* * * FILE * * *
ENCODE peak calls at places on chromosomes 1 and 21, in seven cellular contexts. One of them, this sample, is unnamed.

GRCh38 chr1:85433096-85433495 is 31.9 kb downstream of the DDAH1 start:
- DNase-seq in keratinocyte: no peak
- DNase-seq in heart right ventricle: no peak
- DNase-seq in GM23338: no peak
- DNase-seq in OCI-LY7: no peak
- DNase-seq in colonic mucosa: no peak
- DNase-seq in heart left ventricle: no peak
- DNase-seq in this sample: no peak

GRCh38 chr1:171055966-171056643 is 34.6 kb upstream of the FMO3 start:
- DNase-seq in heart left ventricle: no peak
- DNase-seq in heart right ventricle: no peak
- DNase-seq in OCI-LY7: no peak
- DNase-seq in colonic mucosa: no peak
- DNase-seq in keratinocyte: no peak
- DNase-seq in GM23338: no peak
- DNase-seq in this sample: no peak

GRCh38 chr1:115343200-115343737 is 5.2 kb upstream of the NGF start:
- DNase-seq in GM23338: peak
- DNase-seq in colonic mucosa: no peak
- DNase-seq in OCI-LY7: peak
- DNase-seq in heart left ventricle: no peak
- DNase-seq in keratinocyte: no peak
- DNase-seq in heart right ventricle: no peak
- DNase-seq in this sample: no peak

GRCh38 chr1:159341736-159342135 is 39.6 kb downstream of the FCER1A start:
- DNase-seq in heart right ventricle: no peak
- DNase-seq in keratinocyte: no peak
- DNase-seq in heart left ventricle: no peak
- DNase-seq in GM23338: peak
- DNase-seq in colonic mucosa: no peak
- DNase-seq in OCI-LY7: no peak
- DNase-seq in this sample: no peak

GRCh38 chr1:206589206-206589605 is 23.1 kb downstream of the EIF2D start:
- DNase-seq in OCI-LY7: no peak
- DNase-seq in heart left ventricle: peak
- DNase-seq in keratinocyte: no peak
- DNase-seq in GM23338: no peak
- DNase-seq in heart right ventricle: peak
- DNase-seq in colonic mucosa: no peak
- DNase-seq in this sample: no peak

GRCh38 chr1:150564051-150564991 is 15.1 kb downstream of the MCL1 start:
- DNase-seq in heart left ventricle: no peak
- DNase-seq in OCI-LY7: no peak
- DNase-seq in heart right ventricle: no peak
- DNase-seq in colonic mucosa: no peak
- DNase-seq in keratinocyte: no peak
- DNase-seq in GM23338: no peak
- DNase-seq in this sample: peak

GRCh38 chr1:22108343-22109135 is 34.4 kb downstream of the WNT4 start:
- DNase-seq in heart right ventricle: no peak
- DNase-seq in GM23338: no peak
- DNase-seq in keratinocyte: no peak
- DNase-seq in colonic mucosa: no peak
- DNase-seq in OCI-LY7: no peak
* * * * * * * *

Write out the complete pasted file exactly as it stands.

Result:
ENCODE peak calls at places on chromosomes 1 and 21, in seven cellular contexts. One of them, this sample, is unnamed.

GRCh38 chr1:85433096-85433495 is 31.9 kb downstream of the DDAH1 start:
- DNase-seq in keratinocyte: no peak
- DNase-seq in heart right ventricle: no peak
- DNase-seq in GM23338: no peak
- DNase-seq in OCI-LY7: no peak
- DNase-seq in colonic mucosa: no peak
- DNase-seq in heart left ventricle: no peak
- DNase-seq in this sample: no peak

GRCh38 chr1:171055966-171056643 is 34.6 kb upstream of the FMO3 start:
- DNase-seq in heart left ventricle: no peak
- DNase-seq in heart right ventricle: no peak
- DNase-seq in OCI-LY7: no peak
- DNase-seq in colonic mucosa: no peak
- DNase-seq in keratinocyte: no peak
- DNase-seq in GM23338: no peak
- DNase-seq in this sample: no peak

GRCh38 chr1:115343200-115343737 is 5.2 kb upstream of the NGF start:
- DNase-seq in GM23338: peak
- DNase-seq in colonic mucosa: no peak
- DNase-seq in OCI-LY7: peak
- DNase-seq in heart left ventricle: no peak
- DNase-seq in keratinocyte: no peak
- DNase-seq in heart right ventricle: no peak
- DNase-seq in this sample: no peak

GRCh38 chr1:159341736-159342135 is 39.6 kb downstream of the FCER1A start:
- DNase-seq in heart right ventricle: no peak
- DNase-seq in keratinocyte: no peak
- DNase-seq in heart left ventricle: no peak
- DNase-seq in GM23338: peak
- DNase-seq in colonic mucosa: no peak
- DNase-seq in OCI-LY7: no peak
- DNase-seq in this sample: no peak

GRCh38 chr1:206589206-206589605 is 23.1 kb downstream of the EIF2D start:
- DNase-seq in OCI-LY7: no peak
- DNase-seq in heart left ventricle: peak
- DNase-seq in keratinocyte: no peak
- DNase-seq in GM23338: no peak
- DNase-seq in heart right ventricle: peak
- DNase-seq in colonic mucosa: no peak
- DNase-seq in this sample: no peak

GRCh38 chr1:150564051-150564991 is 15.1 kb downstream of the MCL1 start:
- DNase-seq in heart left ventricle: no peak
- DNase-seq in OCI-LY7: no peak
- DNase-seq in heart right ventricle: no peak
- DNase-seq in colonic mucosa: no peak
- DNase-seq in keratinocyte: no peak
- DNase-seq in GM23338: no peak
- DNase-seq in this sample: peak

GRCh38 chr1:22108343-22109135 is 34.4 kb downstream of the WNT4 start:
- DNase-seq in heart right ventricle: no peak
- DNase-seq in GM23338: no peak
- DNase-seq in keratinocyte: no peak
- DNase-seq in colonic mucosa: no peak
- DNase-seq in OCI-LY7: no peak